January 23, 2008

While You’re Waiting

I’ve had too many things to do all at once, but I’m almost caught up. The publishing schedule around here will be back to normal shortly.

In the meantime, here are some worthwhile links to keep you busy.

Noah Pollak posts a counterintuitive argument at Commentary and says Gazans crashing through the Egyptian border is good news.

The Times of London says Hamas has been planning to break into Egypt for months.

Bill Roggio published a map at the Long War Journal that shows the shrinking areas of operation for Al Qaeda in Iraq.

The Washington Post reports that the U.S. military now believes that 90 percent of foreign fighters in Iraq entered from Syria.

An Afghan journalist was sentenced to death for downloading “blasphemous” material about women from the Internet and distributing it.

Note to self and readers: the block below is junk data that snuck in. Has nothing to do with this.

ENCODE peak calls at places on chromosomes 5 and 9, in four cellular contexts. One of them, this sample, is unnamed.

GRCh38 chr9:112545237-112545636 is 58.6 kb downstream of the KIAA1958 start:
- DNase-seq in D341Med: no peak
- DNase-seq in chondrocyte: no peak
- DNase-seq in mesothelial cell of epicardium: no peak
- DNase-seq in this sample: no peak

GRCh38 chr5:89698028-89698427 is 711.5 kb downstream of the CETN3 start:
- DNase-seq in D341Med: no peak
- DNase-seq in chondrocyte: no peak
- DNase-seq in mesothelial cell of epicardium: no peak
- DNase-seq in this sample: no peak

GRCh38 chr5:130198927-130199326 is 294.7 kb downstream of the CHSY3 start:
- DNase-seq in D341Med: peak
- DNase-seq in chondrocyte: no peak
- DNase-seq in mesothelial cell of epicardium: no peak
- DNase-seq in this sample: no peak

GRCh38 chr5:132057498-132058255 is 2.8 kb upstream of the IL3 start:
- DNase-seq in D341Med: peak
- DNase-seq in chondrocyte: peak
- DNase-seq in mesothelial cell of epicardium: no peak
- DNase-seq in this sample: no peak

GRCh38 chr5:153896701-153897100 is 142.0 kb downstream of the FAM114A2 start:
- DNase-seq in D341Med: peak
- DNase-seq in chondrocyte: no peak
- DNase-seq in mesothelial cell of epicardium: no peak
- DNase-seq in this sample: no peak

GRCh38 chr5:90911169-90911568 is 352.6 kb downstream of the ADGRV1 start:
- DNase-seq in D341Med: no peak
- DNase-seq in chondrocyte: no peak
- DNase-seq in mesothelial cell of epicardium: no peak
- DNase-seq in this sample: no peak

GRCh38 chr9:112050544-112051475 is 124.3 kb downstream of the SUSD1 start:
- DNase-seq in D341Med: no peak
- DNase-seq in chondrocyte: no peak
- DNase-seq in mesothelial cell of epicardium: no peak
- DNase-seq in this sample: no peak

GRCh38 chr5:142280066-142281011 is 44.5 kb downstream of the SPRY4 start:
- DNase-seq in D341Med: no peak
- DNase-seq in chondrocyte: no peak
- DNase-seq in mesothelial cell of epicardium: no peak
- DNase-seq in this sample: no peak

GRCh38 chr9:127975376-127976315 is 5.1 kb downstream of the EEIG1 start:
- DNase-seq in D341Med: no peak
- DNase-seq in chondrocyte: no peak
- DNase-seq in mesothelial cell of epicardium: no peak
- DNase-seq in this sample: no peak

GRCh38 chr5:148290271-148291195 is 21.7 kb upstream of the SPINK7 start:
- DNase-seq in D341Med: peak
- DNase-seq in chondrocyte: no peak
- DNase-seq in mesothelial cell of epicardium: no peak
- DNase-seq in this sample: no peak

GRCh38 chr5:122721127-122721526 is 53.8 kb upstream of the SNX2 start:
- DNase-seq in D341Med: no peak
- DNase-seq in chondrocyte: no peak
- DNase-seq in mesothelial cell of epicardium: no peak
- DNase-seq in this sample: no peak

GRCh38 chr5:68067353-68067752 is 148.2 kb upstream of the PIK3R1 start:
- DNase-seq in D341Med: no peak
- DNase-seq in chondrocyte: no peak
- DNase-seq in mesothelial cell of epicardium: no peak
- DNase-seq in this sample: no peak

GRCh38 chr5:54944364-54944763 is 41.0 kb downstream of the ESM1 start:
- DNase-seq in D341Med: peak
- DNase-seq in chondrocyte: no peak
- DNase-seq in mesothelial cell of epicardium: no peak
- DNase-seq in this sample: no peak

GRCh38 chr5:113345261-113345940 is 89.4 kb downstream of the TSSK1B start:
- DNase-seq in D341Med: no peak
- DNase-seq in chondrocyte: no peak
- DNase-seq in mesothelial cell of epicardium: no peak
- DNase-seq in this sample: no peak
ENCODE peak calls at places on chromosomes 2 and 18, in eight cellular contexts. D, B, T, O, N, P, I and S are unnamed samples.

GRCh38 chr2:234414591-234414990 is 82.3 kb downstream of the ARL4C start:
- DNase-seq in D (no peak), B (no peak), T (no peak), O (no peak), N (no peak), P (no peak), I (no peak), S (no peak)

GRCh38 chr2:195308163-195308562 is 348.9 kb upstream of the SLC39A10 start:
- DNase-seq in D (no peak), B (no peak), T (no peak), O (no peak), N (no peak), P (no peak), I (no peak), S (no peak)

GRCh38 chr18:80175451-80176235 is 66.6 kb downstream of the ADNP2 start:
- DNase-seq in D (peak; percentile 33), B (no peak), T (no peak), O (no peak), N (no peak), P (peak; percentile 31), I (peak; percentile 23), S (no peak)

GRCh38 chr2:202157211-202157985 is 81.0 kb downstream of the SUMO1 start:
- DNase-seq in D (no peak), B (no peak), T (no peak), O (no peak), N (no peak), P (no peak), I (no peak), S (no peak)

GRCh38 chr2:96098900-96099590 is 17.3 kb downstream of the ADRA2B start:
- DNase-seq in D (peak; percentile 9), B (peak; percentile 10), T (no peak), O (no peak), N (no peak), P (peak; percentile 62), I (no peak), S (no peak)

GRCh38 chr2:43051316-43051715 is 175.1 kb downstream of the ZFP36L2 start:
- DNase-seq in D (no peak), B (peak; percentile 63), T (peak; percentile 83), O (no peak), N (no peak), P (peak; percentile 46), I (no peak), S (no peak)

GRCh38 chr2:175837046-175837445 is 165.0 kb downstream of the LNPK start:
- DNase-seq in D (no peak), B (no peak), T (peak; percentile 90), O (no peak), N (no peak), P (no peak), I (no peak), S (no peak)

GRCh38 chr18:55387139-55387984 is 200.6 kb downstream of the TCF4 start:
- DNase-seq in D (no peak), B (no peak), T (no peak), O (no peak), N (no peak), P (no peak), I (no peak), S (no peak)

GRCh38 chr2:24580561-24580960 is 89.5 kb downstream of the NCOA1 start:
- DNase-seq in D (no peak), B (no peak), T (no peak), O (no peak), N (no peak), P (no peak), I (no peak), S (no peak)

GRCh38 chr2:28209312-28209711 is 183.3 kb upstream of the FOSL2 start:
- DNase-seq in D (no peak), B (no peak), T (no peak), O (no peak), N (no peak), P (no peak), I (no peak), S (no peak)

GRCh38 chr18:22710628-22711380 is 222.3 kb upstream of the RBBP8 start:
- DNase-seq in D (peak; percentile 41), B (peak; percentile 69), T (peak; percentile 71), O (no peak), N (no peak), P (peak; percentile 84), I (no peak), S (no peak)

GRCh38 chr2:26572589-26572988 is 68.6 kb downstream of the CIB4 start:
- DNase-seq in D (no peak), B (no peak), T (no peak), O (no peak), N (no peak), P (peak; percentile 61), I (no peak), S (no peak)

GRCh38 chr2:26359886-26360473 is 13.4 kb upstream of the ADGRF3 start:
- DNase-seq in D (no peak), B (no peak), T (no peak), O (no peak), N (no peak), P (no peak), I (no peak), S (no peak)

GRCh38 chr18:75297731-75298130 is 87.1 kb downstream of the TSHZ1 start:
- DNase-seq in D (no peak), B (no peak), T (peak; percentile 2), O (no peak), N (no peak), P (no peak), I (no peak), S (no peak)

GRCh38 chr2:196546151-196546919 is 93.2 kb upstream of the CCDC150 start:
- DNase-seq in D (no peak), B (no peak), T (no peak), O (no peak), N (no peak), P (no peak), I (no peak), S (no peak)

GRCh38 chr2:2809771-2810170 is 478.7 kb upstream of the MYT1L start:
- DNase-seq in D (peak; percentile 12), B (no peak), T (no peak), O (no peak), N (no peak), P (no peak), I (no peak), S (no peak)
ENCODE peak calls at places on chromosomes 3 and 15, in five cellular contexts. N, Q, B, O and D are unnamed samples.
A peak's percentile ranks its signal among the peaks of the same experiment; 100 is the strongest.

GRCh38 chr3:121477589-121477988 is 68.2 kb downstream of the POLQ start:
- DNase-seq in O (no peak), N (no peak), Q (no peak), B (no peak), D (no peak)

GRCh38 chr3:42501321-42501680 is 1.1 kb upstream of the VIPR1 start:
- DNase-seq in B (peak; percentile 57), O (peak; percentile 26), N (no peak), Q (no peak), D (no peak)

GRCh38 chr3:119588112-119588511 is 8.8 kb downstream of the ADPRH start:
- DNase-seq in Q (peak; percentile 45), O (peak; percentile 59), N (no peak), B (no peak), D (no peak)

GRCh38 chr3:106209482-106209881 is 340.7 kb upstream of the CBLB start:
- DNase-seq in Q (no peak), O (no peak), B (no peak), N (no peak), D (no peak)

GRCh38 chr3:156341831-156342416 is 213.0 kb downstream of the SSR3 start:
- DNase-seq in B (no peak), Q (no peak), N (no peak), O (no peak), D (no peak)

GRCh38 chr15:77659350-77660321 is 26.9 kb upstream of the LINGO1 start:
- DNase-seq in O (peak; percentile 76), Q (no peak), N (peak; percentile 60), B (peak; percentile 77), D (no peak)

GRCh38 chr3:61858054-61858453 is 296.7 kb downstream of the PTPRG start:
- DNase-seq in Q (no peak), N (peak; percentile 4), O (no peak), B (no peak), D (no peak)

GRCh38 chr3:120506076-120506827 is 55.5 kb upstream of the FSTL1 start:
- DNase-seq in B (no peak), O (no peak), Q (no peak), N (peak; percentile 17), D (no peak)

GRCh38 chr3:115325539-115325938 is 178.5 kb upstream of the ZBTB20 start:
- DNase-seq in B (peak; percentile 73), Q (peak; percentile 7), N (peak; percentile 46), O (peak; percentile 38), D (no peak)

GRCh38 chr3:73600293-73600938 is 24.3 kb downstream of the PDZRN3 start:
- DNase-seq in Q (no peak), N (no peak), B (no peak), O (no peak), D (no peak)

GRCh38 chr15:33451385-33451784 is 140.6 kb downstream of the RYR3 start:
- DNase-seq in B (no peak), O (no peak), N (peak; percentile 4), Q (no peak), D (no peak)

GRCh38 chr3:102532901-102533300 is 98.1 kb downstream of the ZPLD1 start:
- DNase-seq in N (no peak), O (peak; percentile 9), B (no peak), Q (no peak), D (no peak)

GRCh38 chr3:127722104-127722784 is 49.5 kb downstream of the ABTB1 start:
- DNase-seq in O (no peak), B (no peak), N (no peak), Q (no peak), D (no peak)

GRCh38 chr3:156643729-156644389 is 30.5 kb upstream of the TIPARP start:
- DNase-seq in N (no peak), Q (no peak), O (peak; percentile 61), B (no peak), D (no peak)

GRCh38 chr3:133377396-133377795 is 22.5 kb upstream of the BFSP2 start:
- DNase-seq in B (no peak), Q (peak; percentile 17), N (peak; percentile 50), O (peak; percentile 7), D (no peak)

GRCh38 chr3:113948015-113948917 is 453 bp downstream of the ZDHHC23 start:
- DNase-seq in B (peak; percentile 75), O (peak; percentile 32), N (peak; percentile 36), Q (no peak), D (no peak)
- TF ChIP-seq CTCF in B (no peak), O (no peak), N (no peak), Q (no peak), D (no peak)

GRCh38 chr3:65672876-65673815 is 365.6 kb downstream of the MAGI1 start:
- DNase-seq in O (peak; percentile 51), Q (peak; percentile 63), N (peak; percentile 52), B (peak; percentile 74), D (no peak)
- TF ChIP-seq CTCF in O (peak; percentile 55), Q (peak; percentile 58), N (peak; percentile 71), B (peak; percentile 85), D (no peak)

Raymond Ibrahim translated and edited an important new book called The Al Qaeda Reader. Victor Davis Hanson wrote the introduction. A portion of the profits will be donated to the Committee to Protect Journalists.

Posted by Michael J. Totten at January 23, 2008 7:32 PM
Comments

In regard to 90% of foreign fighters flowing in through Syria, it is my understanding that Syria does not require passports for Arab men who are entering Syria from other Arab countries, which makes Syria an inviting way station for aspiring nutbars. I would be curious if I am correct in this understanding and whether Syria has done anything to change this policy. Then again, maybe we don't mind. If we know that most are flowing through that one location, then maybe it is easier to attempt to stem the flow and track those who get in, rather than having to watch the entire border.

Posted by: Saint in Exile Author Profile Page at January 24, 2008 6:45 AM

Michael,